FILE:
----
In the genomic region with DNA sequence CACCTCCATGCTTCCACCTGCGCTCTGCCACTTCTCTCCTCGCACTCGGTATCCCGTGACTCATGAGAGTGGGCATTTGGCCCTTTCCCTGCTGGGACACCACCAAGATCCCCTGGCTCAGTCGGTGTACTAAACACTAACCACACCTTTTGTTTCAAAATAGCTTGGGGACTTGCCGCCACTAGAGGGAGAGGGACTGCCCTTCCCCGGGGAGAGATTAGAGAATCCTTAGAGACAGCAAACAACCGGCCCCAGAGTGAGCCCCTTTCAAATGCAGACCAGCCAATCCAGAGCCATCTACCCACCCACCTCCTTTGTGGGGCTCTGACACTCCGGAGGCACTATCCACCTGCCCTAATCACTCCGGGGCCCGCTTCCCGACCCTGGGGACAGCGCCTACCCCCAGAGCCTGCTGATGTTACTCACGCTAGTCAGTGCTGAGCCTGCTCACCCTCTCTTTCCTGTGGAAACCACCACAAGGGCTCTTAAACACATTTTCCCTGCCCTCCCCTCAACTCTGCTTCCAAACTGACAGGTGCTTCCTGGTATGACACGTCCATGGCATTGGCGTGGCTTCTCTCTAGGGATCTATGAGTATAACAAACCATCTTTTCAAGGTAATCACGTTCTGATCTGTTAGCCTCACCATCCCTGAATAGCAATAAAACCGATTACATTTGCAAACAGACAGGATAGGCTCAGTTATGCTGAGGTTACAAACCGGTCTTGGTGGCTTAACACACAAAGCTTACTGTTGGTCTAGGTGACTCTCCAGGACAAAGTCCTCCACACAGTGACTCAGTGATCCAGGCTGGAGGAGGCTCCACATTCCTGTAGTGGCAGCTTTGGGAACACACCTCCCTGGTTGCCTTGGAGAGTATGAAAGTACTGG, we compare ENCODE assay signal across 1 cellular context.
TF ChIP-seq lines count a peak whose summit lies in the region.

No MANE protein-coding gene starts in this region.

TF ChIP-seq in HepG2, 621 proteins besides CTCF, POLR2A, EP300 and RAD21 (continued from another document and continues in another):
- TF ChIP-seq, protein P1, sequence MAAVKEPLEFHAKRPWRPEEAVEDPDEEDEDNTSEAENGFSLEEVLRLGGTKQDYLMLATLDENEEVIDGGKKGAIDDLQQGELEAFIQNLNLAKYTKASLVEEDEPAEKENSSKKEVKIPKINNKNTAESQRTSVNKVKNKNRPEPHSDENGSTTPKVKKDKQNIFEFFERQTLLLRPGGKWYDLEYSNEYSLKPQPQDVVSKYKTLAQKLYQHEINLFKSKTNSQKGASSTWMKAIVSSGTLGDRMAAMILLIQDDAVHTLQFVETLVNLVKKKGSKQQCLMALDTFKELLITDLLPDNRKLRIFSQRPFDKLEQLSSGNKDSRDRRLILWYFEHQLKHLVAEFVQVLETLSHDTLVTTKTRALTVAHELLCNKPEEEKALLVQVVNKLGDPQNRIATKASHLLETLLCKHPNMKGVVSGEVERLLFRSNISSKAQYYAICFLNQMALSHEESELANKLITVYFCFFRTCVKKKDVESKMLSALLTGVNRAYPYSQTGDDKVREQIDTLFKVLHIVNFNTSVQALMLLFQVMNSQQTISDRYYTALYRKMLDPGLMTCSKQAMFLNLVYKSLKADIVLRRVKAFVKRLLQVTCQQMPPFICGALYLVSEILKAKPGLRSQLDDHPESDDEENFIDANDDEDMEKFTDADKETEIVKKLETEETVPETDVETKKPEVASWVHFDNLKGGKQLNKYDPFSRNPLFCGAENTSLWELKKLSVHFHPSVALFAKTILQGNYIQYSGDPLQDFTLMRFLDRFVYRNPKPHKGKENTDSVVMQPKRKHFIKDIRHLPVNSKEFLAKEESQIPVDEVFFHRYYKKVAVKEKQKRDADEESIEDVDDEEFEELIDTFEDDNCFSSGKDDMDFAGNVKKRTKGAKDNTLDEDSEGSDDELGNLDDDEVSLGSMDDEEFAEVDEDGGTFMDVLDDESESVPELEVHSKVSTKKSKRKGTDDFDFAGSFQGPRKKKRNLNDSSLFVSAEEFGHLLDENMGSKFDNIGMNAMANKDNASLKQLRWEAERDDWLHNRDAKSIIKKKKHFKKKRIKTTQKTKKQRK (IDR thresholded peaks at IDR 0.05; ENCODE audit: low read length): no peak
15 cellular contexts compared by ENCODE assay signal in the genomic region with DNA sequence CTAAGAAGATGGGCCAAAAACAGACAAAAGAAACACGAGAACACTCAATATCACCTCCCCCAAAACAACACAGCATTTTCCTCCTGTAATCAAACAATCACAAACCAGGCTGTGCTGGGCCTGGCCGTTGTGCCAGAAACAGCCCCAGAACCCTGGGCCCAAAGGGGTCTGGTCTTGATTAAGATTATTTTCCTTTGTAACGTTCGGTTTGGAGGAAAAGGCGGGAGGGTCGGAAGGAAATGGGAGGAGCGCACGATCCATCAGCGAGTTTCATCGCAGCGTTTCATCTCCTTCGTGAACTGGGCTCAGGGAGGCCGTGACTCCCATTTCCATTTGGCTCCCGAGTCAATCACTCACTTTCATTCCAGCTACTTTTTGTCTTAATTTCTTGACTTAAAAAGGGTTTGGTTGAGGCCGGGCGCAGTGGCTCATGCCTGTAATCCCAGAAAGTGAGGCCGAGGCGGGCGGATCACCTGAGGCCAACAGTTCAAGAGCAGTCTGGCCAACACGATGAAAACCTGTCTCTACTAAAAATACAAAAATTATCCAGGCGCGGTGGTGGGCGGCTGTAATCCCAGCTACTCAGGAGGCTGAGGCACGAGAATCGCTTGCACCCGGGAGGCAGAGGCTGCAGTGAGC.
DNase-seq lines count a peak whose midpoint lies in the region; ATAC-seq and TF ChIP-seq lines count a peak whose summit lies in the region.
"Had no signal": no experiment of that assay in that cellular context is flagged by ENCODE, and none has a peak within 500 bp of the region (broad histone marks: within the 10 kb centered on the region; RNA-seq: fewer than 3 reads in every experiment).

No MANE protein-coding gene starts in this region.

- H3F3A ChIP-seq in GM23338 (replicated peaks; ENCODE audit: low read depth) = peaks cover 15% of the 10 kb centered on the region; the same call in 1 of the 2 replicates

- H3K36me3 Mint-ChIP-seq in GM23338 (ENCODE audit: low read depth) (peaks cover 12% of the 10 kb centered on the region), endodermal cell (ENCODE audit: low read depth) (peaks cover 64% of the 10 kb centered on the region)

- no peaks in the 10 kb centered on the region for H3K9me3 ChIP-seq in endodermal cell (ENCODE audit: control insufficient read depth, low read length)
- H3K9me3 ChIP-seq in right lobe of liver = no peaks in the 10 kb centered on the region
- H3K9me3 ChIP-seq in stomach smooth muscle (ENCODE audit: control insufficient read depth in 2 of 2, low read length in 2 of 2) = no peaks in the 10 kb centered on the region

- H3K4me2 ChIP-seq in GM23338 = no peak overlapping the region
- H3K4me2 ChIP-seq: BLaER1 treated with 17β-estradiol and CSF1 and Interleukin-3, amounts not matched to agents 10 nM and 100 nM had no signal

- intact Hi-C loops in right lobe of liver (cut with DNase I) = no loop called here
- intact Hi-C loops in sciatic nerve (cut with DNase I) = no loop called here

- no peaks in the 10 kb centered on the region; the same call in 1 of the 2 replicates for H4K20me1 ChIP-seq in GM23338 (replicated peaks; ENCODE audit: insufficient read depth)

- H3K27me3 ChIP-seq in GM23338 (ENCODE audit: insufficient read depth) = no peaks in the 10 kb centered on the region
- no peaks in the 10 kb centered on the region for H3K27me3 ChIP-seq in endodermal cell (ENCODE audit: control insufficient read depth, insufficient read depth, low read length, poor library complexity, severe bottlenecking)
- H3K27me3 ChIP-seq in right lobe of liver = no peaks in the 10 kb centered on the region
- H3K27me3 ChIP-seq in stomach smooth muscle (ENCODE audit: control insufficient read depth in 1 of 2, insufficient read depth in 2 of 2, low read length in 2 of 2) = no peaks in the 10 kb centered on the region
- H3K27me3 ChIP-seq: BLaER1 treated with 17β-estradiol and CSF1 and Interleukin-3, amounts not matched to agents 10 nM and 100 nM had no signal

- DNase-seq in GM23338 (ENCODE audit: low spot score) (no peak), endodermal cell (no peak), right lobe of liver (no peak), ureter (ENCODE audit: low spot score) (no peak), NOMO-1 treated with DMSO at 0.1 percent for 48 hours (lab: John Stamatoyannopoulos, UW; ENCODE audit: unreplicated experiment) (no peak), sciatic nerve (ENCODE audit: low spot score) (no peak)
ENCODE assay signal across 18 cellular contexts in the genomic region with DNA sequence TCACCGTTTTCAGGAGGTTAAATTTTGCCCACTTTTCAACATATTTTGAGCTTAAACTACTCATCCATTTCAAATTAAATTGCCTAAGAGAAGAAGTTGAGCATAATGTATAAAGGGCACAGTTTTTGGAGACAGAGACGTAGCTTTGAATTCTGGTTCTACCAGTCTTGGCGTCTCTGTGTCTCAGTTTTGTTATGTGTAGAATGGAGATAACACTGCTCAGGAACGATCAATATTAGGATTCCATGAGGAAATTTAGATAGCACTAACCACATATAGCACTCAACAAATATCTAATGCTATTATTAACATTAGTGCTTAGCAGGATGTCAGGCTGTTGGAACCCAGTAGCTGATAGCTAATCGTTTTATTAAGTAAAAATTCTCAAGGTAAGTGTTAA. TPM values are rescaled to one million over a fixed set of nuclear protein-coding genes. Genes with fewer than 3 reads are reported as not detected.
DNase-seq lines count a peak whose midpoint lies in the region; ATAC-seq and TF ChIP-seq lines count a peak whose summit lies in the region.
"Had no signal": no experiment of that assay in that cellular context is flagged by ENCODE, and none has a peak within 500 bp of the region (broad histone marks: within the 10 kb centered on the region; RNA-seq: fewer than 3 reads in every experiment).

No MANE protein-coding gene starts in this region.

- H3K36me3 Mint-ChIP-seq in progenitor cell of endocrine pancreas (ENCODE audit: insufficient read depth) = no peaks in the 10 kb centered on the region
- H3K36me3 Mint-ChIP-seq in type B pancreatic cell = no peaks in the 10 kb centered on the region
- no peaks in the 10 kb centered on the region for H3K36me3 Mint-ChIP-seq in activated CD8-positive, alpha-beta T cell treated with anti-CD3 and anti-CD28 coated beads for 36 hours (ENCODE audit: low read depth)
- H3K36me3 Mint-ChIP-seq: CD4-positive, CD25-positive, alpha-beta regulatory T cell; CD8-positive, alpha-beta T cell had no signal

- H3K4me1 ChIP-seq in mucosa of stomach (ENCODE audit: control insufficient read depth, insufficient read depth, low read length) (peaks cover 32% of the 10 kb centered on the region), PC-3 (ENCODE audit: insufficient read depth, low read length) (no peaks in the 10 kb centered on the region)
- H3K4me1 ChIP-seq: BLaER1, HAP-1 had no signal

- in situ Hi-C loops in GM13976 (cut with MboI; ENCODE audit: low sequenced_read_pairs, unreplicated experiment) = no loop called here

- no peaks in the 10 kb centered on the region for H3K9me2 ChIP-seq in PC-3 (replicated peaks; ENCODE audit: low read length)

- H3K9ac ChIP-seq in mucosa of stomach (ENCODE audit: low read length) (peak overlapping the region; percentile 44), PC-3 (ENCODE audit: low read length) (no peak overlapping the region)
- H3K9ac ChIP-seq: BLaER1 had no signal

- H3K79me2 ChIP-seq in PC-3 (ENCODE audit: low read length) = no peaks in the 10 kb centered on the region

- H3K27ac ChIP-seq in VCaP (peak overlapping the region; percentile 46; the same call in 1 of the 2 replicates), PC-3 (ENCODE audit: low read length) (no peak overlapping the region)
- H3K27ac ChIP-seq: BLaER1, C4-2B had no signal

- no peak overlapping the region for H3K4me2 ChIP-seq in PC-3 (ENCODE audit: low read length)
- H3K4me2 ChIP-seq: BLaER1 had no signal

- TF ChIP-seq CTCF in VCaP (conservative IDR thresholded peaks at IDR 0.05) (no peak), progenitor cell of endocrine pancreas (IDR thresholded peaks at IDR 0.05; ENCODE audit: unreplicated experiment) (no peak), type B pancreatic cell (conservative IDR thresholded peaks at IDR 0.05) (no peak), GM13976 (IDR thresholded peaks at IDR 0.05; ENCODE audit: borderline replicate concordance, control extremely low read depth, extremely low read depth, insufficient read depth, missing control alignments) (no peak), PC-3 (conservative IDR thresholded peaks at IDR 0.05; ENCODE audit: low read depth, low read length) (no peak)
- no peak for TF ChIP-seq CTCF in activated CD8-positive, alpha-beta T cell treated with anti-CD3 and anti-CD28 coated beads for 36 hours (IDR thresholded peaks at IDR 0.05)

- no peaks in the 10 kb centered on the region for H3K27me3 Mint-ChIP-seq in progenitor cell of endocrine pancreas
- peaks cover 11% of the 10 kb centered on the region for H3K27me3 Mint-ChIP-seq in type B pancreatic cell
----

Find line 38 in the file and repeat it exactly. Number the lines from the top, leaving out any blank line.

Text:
- H3K9ac ChIP-seq in mucosa of stomach (ENCODE audit: low read length) (peak overlapping the region; percentile 44), PC-3 (ENCODE audit: low read length) (no peak overlapping the region)